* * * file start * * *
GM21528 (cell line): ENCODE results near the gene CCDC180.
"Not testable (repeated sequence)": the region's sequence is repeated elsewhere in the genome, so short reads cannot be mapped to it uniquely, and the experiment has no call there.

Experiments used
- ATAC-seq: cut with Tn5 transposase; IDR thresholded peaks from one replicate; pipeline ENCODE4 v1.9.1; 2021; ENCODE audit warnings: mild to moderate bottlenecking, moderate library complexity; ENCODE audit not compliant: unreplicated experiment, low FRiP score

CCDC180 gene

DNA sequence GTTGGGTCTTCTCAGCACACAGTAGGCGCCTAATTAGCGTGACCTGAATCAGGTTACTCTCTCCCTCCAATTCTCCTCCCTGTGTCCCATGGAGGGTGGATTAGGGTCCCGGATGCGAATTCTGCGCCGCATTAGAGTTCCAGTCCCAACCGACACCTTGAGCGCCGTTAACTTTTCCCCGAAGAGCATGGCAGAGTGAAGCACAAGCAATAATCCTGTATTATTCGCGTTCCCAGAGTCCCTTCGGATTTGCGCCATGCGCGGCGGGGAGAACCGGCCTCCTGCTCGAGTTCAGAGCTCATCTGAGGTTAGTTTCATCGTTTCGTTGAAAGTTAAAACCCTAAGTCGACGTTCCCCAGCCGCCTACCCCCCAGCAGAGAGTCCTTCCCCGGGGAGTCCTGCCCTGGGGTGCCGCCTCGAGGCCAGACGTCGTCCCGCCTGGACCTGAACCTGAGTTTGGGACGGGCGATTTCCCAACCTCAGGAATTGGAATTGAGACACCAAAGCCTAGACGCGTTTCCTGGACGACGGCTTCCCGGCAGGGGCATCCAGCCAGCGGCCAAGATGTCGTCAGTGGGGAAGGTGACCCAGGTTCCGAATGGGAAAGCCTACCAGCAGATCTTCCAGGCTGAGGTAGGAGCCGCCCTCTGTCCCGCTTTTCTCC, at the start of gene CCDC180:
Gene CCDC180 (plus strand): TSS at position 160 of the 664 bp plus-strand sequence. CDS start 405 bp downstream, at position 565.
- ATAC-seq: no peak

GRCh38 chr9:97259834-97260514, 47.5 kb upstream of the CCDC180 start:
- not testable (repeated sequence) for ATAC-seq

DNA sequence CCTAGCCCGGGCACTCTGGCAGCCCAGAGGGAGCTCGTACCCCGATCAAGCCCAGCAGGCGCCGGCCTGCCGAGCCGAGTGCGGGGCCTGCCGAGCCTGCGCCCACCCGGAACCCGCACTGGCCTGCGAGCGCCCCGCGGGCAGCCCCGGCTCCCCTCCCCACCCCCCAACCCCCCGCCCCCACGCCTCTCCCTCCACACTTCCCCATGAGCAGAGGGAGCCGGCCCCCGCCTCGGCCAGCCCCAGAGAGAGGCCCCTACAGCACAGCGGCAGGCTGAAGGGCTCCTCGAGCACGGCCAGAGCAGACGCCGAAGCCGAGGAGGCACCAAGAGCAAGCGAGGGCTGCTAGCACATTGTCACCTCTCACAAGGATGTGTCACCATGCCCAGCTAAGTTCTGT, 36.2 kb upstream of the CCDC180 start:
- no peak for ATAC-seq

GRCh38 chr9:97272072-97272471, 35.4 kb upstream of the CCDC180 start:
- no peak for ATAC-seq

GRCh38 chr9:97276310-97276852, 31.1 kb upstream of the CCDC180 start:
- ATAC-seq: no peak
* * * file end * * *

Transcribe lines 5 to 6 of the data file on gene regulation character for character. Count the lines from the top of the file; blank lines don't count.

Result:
CCDC180 gene

DNA sequence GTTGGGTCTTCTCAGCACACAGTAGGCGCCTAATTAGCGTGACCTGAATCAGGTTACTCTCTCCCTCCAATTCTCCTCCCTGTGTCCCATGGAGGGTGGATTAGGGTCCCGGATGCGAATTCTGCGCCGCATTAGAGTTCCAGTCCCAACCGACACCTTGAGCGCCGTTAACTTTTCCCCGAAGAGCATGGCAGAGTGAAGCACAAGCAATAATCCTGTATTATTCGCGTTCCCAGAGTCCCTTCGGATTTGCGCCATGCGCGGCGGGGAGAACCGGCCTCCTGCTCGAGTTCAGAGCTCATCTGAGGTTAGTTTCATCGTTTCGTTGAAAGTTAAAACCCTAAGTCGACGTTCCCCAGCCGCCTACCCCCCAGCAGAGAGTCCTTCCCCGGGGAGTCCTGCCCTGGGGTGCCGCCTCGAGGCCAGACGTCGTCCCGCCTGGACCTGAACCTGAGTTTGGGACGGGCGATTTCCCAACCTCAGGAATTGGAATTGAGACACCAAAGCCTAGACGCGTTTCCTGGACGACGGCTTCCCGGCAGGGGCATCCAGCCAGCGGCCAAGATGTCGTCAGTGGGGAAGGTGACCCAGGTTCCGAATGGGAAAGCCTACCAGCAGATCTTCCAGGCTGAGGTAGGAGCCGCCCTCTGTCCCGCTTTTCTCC, at the start of gene CCDC180: